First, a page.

So when the weather got cold in November we suddenly had a line of cars and SUVs picking kids up at 8 o’clock. So I hung out on the street at 7:55 and walked up to every window, introducing myself and getting to know the parents. Last night I had three conversations at car windows where we laughed about life and I listened to them tell me about their stress and frustrations.
In fact one of the kindest compliments I have yet received was given to me. A grandfather told me, “I am not religious at all. I really don’t want much to do with it but when I talk to you my heart lets me know there is something wonderful in you.” I cried on my way to the next car.
4) Numbers Matter Less Than We Even Say They Do
If you read any book on ministry it will talk about how little the numbers matter. Every pastor I know has those lines memorized and we quote them to each other all the time, usually to provide comfort.
But none of us really believe it. We obsess over the numbers more than teenage girls obsess over their body image (and for the same reasons).
Yet in my case, this last year of youth ministry has completely cured me from the numbers game.
My biggest mistake was not getting rid of some of the kids sooner. The sudden surge in numbers was so miraculous that I was afraid of squandering what God had done for me. So I let kids get away with things that I should not have. I should have said the line, “If you don’t like it, you are welcome not to come” way more often than I did.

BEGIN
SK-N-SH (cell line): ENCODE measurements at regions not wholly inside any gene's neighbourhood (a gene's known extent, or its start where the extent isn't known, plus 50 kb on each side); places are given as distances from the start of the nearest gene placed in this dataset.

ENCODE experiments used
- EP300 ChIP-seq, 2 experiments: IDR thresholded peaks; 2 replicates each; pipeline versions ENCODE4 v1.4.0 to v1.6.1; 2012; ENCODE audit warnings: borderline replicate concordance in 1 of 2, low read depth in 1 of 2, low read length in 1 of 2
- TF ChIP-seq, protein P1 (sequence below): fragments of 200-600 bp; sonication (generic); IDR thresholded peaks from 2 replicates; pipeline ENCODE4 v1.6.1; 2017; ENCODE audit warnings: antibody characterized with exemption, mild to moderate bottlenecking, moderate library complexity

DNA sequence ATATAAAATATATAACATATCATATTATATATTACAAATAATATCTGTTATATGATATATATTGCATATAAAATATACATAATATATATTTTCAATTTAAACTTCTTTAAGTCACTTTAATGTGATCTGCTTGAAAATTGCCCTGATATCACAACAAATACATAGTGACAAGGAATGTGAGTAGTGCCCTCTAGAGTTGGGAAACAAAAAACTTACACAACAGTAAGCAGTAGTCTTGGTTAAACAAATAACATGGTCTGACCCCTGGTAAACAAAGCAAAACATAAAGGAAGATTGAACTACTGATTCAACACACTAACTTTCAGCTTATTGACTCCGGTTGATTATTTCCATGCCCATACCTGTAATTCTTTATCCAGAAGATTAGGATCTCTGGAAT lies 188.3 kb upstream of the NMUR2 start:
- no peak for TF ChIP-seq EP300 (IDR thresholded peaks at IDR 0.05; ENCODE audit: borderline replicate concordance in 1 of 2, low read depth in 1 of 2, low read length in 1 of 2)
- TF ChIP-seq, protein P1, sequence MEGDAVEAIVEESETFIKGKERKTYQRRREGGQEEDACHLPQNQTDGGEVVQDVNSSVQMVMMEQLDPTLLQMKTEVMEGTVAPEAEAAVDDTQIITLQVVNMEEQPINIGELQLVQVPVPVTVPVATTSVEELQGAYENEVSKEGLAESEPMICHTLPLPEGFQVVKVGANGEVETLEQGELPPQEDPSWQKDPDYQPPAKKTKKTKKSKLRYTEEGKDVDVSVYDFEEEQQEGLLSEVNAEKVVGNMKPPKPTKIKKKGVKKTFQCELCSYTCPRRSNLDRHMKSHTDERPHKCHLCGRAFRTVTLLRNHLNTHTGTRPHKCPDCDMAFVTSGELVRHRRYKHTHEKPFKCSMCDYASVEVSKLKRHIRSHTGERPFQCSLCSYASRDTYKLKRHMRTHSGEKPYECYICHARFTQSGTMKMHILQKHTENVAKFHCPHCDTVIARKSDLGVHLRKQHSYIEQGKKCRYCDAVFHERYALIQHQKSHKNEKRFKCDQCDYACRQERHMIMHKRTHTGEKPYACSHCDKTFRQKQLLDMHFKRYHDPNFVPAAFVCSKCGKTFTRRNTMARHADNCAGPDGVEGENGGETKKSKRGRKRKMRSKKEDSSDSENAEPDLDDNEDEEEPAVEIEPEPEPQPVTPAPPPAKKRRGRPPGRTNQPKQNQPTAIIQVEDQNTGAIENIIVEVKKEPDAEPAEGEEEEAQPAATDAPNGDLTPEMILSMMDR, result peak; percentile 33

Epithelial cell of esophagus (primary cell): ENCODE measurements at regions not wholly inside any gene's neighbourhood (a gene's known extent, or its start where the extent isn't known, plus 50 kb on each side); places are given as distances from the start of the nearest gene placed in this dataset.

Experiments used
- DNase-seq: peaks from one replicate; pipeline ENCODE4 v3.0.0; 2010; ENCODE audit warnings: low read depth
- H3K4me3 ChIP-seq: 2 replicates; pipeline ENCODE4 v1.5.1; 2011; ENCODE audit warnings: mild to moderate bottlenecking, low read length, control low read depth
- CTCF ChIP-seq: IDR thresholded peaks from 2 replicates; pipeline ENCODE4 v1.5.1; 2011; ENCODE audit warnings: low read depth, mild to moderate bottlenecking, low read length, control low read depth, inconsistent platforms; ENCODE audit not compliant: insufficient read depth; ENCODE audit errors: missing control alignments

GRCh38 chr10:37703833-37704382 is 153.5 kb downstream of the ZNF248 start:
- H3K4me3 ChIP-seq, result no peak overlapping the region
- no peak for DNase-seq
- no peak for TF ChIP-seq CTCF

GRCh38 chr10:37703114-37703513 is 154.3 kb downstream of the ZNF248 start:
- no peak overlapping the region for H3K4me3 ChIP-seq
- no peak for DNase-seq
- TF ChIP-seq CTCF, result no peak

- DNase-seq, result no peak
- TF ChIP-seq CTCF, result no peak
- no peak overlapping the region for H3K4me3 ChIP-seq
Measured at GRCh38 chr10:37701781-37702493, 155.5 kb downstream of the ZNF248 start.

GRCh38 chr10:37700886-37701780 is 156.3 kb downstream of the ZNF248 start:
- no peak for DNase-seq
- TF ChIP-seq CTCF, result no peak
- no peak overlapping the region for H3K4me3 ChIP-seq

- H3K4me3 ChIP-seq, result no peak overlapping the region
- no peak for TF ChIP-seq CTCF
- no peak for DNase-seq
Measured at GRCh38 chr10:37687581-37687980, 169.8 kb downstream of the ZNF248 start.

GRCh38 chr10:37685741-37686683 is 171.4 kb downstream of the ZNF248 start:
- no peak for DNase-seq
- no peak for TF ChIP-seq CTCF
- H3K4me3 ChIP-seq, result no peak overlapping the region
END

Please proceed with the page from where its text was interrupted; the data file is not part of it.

Surprisingly when I did say that line, the kids always came back the next week and mostly behaved.
Still, the reality is that you can do things with 10 kids that you just can’t do with 30. You can memorize the names of 10 kids. You can play games that are controlled and fun. And you can get them to love each other like you love them. With 30 that is nearly impossible. You are just babysitting.
5) Adult to Teen Ratio is Everything
You cannot have too many adults helping run a youth ministry. I used to think the best adult to kid ratio is 1 to 1. Now I am reading it is actually 5 adults to every 1 teen.
But the adults must be willing to engage the teens both in church and out of church. If I could do it over again I would intentionally invest in 5 adults from our church over 3-6 months before even restarting youth group.
The sessions would not be training sessions. They would be discipleship sessions. We would study Scripture and talk honestly about our frustrations of today’s youth. I would let them in on the research I know and listen to their ideas as well. We would pray together and dream together. And, yes, I would gently reprimand the adults for the lousy attitudes they have towards youth.
After that 3-6 months I would journey with the adults as we engage the teens in our community. We might pick just two or three youth to begin with and take them out for pizza or hiking or roller skating or shooting. Then we would build from there.
But that is neither here nor there. It was what it was and it was as fun as it was frustrating.
The good end to the story is that last Spring a group of people in the church decided to start an archery ministry. Due to safety concerns and equipment, we can only have 12. So we hand picked the 12 from our roster. We picked kids that we knew could behave and learn and grow.
In addition, we have 7 adults who stepped up to help and every Tuesday the 12 teens get one on one archery coaching from those 7 adults. It is amazing and miraculous and what we should have been doing all along. That ministry will keep going after I am gone in a few weeks.
And that gives me a great amount of hope.